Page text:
But should the opportunity come to play in front of Philly fans, he’ll seize it.

“That would be great,” he said. “I’m ready.”

Either way, just being at USMNT camp for the second time this year after such a long hiatus is an “honor” he knows “every American strives for.” And he hopes the experience will translate to more success with the Union after an up-and-down first half of the season in which he logged a healthy six assists but failed to score a goal.

“Sure, I’ve had multiple games where I could’ve easily scored and I needed to do better with my chances,” said Pontius, who was shifted from the left wing to the right earlier in the season. “I know that. I’m well aware of it. Hopefully just playing at this level translates to success on the field with Philly for me.”

Sebastien Le Toux immortalized in Union Ring of Honor

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Sebastien Le Toux immortalized in Union Ring of Honor

CHESTER, Pa. — Over six seasons with the Union, Sebastien Le Toux became the face of the franchise, the expansion side’s foundation, and local folk hero. 

On Saturday, the Union made him a legend. 

“It’s great to have this moment and it was very emotional, but it was amazing,” Le Toux said. “I cannot describe it. When you are a player, you cannot dream about it. For it to happen to me, it is weird but awesome at the same time.”

At halftime of the Union’s 4-0 win over the Vancouver Whitecaps at Talen Energy Stadium, Le Toux was officially unveiled as the first member of the Union Ring of Honor. His name, boldy presented, was strewn opposite the River End above sections 116 through 118. 

“There was an energy in the stadium, which was special,” said Union manager Jim Curtin. “It was a really good job by our front office to honor him on a special day. With the signage, I think they renamed the stadium from the size of it.” 

Gathering at midfield, Le Toux was flanked by former Union midfielder Brian Carroll and former Homegrown player Zach Pfeffer, along with Union sporting director Earnie Stewart and team owner Jay Sugarman. The team presented Le Toux with a fan-signed jersey, framed jersey and tribute video, which included former players Conor Casey, Kyle Nakazawa and Tranquillo Barnetta.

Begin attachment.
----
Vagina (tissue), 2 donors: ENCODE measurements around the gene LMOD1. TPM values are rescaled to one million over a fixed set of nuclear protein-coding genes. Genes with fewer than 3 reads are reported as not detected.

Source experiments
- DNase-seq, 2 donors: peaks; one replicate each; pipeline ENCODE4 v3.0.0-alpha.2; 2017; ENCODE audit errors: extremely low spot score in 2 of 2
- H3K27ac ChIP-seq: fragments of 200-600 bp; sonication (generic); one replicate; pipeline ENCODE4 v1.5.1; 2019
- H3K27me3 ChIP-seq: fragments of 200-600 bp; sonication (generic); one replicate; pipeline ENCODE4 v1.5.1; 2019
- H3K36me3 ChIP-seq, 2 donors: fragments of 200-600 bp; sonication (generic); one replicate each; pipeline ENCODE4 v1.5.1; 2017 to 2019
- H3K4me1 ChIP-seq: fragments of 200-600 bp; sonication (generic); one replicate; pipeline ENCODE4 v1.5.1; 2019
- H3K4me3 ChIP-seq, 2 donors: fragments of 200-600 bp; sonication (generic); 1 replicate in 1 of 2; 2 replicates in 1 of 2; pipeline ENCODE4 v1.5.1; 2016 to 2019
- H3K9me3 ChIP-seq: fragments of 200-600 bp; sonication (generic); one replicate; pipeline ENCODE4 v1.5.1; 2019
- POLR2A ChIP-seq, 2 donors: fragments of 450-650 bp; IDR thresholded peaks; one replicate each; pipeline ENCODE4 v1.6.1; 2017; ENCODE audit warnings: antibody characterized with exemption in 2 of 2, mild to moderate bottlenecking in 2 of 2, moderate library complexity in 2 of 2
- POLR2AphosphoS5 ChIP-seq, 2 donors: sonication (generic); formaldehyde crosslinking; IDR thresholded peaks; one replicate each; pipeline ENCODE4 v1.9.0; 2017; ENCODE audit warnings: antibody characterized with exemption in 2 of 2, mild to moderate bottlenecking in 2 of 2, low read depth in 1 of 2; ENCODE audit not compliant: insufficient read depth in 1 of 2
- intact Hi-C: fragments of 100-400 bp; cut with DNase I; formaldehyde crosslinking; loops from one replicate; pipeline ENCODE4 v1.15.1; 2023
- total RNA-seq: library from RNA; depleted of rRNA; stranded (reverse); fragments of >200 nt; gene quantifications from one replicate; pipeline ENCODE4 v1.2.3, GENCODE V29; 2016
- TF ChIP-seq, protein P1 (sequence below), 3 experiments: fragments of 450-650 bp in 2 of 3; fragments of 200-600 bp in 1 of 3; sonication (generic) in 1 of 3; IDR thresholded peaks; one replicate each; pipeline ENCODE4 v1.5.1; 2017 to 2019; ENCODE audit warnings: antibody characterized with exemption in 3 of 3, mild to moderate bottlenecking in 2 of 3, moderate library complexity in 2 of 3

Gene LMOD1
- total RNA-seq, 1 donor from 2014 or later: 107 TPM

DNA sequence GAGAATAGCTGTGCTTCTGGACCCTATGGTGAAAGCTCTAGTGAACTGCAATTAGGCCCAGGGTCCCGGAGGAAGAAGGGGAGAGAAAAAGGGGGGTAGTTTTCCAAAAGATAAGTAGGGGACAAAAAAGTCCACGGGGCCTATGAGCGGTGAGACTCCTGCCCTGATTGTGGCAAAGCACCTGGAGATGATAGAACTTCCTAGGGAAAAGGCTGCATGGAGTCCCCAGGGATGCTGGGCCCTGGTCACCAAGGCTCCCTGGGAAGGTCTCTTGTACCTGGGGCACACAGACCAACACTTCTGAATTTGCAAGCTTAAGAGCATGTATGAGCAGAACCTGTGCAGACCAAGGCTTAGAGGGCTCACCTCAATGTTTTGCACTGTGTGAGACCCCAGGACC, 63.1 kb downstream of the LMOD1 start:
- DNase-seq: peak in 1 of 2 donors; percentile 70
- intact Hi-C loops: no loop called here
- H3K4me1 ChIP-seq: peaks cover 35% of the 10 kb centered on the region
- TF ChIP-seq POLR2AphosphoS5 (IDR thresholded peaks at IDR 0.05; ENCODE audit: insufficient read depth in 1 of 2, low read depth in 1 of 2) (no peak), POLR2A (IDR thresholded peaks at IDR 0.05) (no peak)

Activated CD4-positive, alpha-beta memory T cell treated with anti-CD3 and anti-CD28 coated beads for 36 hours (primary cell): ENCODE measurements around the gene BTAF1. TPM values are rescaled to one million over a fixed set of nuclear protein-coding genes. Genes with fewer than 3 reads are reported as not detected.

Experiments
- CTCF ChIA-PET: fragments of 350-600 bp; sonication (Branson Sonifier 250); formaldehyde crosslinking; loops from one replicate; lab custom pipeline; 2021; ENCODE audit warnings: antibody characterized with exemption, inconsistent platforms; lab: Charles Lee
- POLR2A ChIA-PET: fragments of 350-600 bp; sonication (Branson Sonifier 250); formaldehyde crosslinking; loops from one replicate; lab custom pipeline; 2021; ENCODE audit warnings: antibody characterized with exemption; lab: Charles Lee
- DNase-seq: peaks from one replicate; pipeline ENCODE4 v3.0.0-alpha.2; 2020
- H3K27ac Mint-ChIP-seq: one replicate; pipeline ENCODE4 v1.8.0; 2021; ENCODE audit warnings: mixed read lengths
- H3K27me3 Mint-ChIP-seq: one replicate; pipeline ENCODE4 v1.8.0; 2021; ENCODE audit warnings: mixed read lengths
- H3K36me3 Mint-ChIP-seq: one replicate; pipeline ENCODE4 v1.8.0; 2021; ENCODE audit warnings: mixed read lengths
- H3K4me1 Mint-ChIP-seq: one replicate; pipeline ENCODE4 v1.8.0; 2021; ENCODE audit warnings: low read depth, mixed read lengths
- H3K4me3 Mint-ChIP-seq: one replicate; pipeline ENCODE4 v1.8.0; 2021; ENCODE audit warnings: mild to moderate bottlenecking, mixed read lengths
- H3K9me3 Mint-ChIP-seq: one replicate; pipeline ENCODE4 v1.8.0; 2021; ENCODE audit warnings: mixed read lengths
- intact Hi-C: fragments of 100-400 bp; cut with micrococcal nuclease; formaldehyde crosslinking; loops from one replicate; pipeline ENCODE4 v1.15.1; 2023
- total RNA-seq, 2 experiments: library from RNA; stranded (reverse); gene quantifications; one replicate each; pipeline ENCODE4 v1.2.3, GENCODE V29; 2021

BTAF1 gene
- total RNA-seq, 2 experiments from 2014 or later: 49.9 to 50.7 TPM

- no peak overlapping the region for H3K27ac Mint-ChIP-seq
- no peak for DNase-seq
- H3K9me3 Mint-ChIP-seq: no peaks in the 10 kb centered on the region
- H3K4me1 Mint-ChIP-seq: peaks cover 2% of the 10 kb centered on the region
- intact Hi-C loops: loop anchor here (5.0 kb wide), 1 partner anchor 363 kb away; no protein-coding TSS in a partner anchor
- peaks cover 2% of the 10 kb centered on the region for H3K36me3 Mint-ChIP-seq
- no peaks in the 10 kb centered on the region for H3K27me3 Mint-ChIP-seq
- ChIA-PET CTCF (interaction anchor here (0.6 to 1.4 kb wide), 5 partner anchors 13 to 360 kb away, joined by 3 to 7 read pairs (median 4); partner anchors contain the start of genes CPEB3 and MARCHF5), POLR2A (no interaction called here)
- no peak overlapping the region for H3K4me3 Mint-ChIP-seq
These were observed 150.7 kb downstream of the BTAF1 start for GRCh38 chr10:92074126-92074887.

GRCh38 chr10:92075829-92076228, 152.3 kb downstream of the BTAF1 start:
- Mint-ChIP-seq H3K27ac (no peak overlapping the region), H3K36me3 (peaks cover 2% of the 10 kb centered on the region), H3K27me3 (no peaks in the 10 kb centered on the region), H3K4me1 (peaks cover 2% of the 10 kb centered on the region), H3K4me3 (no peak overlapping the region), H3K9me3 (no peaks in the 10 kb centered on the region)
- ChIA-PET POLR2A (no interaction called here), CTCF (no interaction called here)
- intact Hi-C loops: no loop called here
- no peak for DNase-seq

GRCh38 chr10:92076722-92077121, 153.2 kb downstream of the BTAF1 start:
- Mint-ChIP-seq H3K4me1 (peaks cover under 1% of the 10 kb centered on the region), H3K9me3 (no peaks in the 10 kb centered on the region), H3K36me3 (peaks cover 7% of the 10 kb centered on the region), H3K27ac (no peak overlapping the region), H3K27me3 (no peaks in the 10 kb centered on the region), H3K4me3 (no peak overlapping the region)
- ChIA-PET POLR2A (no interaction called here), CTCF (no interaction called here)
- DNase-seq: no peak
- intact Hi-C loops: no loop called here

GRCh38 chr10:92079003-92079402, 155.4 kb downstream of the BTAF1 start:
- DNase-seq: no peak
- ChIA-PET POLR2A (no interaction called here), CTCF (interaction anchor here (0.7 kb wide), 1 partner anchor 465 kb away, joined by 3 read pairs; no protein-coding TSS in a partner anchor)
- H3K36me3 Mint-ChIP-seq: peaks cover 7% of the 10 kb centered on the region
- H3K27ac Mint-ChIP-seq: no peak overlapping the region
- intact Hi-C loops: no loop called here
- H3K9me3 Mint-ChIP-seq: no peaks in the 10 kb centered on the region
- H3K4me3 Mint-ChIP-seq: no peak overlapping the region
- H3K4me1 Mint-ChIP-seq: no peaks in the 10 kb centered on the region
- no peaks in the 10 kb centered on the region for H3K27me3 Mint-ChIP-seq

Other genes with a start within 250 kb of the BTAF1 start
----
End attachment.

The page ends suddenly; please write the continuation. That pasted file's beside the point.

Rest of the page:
“I had a great time with all those players and this team,” Le Toux said. “I still have a lot of great memories, more than any player in this team, Tranquillo, Conor, all those guys, we had a great time on the field but also of course I’m still friends with a lot of them. Even though they’re far away.”

Despite the fairytale finish on Saturday, Le Toux’s time with the Union had its ups and downs. He leads the Union franchise in games played (175), career goals (50), assists (50), career shots (320) and shots in a season (90). 

He scored a hat trick in the Union’s first-ever home match against D.C. United in 2010, but he was also traded twice, unceremoniously, by the club on separate occasions. It hurt at the time, but was something Le Toux joked about at halftime. 

“They traded me once, they traded me twice, but now I’m here forever, and nobody can trade me from that,” Le Toux said. “It’s awesome. I’m a part of this team and this club and I can’t be more proud of that.”

Le Toux was the first name added to the Union’s Ring of Honor, and there’s room for a second, which Curtin believes should be Brian Carroll, who retired last season and currently lives in Indianapolis working as a financial planner.